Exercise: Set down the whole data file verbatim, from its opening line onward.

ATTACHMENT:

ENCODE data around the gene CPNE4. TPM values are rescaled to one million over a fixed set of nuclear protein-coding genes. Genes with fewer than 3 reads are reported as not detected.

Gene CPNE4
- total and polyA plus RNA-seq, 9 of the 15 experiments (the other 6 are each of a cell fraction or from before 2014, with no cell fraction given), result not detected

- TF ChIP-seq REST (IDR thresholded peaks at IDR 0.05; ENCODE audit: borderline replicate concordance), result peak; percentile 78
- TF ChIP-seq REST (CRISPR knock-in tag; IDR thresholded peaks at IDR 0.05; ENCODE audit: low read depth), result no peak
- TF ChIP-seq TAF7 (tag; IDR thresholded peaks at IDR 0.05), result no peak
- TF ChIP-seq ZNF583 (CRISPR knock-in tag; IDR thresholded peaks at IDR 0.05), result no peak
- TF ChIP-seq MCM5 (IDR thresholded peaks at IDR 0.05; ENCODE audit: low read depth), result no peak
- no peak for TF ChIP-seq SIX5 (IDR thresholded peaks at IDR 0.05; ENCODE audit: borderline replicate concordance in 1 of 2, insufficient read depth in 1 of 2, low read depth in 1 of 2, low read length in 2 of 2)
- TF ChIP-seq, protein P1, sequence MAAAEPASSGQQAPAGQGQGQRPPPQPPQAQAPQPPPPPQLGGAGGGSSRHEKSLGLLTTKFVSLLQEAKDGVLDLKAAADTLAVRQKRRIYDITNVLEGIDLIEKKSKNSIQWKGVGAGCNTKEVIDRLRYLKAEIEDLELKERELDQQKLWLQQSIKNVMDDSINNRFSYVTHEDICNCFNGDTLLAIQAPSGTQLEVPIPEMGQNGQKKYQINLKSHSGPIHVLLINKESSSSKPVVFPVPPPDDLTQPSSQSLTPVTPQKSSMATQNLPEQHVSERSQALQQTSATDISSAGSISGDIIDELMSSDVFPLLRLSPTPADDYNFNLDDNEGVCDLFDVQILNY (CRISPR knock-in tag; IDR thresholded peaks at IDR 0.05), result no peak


ENCODE data around the gene CPNE4. TPM values are rescaled to one million over a fixed set of nuclear protein-coding genes. Genes with fewer than 3 reads are reported as not detected.

Gene CPNE4
- total and polyA plus RNA-seq, 9 of the 15 experiments (the other 6 are each of a cell fraction or from before 2014, with no cell fraction given), result not detected

- TF ChIP-seq REST (IDR thresholded peaks at IDR 0.05; ENCODE audit: borderline replicate concordance), result peak; percentile 78
- TF ChIP-seq REST (CRISPR knock-in tag; IDR thresholded peaks at IDR 0.05; ENCODE audit: low read depth), result no peak
- TF ChIP-seq TAF7 (tag; IDR thresholded peaks at IDR 0.05), result no peak
- TF ChIP-seq ZNF583 (CRISPR knock-in tag; IDR thresholded peaks at IDR 0.05), result no peak
- TF ChIP-seq MCM5 (IDR thresholded peaks at IDR 0.05; ENCODE audit: low read depth), result no peak
- no peak for TF ChIP-seq SIX5 (IDR thresholded peaks at IDR 0.05; ENCODE audit: borderline replicate concordance in 1 of 2, insufficient read depth in 1 of 2, low read depth in 1 of 2, low read length in 2 of 2)
- TF ChIP-seq, protein P1, sequence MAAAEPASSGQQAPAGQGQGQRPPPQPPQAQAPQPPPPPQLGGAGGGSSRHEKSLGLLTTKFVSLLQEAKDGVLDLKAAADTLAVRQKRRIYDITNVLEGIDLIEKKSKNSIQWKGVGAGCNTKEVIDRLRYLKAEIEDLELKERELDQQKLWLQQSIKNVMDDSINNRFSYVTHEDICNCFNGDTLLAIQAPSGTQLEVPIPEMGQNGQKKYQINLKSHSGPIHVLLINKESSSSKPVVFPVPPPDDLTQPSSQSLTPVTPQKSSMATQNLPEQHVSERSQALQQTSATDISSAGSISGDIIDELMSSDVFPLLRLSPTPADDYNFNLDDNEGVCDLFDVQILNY (CRISPR knock-in tag; IDR thresholded peaks at IDR 0.05), result no peak